A. Two Divisions: Humans have a total blood volume of about 5 L (depending on body size). Blood is divisible into 2 parts, the formed elements, which include the blood cells and platelets, and the plasma, or liquid phase, in which the formed elements are suspended and in which a variety of important proteins, hormones, and other substances are dissolved.
B. Basic Cell Types: There are 2 basic types of blood cells, the erythrocytes, or red blood cells, and the leukocytes, or white blood cells.
C. Clotting: Outside the blood vessels, blood undergoes a complex reaction called clot formation or coagulation, which plays an important role in repairing damaged vessels and preventing blood loss.
D, Hematocrit: When anticoagulants (heparin, citrate, etc) are added, blood samples can be separated in a centrifuge into 3 major fractions. The erythrocytes constitute the densest fraction and end up at the bottom of the tube. The hematocrit is the percentage of packed erythrocytes per unit volume of blood. In adults, normal hematocrit values vary from 35 to 50% and are sex dependent. Leukocytes are less dense and less numerous (about 1 % Of blood volume) and form a thin white or grayish layer over the erythrocytes. On top is a thin layer of platelets. The least dense is the clear layer of plasma, which constitutes 42 47% of the blood.
E. Differential Cell Count: Blood is also studied by spreading a drop on a slide to produce a single layer of cells (blood smear). The cells are stained, differentiated by type, and counted to reveal disease-related changes in their relative numbers. The smears are usually stained with Romanovsky-type dye mixtures containing eosin and methylene blue.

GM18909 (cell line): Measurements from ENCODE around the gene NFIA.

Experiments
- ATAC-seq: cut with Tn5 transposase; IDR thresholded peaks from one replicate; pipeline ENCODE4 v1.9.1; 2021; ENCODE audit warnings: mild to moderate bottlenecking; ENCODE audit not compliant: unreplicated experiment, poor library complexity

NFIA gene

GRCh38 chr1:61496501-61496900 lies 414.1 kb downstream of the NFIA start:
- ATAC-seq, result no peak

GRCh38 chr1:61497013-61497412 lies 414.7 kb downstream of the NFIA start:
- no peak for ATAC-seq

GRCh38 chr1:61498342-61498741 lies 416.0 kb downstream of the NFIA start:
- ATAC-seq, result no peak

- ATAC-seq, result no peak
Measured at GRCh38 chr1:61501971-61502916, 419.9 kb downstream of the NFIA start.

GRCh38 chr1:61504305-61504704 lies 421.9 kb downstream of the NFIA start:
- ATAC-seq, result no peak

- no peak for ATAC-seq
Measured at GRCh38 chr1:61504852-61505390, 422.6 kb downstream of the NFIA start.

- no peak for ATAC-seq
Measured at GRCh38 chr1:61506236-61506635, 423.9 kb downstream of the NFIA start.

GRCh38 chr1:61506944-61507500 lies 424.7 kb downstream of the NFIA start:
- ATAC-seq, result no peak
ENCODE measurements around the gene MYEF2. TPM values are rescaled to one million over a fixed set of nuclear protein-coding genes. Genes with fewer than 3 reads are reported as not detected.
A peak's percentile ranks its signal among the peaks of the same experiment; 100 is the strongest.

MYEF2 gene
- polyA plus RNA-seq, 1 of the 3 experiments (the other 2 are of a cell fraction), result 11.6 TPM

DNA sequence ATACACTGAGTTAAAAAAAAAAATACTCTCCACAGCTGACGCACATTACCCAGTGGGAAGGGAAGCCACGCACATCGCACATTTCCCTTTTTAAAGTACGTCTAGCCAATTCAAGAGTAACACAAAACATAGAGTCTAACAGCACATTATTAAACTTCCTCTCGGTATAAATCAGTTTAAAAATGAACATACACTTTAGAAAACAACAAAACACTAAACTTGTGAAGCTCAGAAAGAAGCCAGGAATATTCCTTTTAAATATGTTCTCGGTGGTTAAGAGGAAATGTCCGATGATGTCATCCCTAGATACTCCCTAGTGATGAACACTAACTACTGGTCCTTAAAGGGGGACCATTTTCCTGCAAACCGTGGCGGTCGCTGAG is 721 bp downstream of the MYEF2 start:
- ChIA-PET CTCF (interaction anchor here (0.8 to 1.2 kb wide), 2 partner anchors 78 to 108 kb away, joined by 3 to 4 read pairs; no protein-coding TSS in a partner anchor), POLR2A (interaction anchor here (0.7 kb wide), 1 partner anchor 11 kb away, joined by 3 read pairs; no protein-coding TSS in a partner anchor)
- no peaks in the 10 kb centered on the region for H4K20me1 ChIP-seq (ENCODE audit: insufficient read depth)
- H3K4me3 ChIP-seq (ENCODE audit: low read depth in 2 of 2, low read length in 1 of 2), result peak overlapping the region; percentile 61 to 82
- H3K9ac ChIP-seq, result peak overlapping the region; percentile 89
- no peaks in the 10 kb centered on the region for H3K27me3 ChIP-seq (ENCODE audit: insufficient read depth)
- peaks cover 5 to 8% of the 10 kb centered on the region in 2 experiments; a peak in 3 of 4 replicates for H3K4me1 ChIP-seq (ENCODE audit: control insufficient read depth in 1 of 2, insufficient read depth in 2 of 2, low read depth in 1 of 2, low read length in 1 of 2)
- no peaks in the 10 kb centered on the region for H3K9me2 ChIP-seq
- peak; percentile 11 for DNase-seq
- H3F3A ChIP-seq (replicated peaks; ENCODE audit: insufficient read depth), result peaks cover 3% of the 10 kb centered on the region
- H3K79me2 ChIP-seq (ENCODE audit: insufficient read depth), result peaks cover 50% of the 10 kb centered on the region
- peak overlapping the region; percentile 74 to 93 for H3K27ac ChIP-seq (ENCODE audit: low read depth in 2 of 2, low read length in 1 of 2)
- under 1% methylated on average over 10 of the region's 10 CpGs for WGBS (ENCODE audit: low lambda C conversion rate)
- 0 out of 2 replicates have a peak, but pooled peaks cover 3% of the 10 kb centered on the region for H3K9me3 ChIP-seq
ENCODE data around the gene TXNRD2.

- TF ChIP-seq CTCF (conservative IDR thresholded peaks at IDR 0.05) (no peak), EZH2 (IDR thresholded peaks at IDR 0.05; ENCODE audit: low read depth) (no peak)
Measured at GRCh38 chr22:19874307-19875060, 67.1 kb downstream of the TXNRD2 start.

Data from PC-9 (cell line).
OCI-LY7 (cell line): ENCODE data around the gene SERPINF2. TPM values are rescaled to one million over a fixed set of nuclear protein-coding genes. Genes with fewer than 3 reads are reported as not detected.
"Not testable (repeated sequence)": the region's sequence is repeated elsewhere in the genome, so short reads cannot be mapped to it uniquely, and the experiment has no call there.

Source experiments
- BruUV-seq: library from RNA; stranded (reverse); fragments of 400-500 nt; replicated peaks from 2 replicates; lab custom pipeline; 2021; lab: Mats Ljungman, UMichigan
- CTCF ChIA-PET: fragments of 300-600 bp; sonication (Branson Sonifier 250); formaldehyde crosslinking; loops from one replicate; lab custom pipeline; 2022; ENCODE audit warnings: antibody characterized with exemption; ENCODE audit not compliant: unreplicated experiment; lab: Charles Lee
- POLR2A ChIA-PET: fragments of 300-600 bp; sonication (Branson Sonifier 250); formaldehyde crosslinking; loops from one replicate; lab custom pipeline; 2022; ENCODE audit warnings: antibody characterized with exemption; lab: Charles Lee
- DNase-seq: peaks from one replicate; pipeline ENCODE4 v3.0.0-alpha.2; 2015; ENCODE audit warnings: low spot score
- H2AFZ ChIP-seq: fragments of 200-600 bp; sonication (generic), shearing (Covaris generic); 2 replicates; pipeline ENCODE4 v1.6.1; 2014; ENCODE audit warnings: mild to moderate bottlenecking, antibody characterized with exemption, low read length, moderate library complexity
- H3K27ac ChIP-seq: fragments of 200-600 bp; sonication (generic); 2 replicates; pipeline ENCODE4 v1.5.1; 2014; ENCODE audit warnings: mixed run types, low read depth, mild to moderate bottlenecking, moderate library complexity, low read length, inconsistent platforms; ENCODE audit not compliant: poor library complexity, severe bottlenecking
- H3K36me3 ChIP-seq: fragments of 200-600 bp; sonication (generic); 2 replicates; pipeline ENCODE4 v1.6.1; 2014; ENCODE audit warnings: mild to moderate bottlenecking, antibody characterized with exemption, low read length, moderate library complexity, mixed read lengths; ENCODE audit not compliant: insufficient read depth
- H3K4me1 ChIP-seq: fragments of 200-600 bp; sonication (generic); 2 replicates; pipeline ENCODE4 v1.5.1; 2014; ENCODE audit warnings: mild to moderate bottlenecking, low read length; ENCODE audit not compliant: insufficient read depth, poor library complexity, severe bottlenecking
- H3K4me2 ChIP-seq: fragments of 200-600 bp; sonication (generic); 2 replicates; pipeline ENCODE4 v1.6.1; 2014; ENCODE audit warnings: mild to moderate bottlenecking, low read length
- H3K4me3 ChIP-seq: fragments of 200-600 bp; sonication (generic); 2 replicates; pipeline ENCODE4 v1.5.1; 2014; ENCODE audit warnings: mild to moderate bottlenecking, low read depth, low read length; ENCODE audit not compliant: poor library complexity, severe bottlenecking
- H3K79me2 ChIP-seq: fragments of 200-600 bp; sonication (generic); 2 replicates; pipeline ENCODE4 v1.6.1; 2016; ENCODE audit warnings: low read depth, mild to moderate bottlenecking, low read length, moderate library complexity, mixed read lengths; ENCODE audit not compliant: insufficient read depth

F. Staining Properties: All of the descriptions of the staining properties of blood cells refer to their appearance after staining with Romanovsky-type mixtures leg, Wright's or Giemsa). Blood cells and their components exhibit 3 major staining properties that allow the cell types to be distinguished:
1. Basophilia is an affinity for methylene blue. Basophilic structures stain purple to black. 3. Eosinophilia, or acidophilia, is an affinity for eosin. Eosinophilic structures stain salmon pink to orange.
4. Neutrophilia is an affinity for a complex of dyes (originally thought to be neutral) in the mixture. Neutrophilic structures stain salmon pink to lilac.

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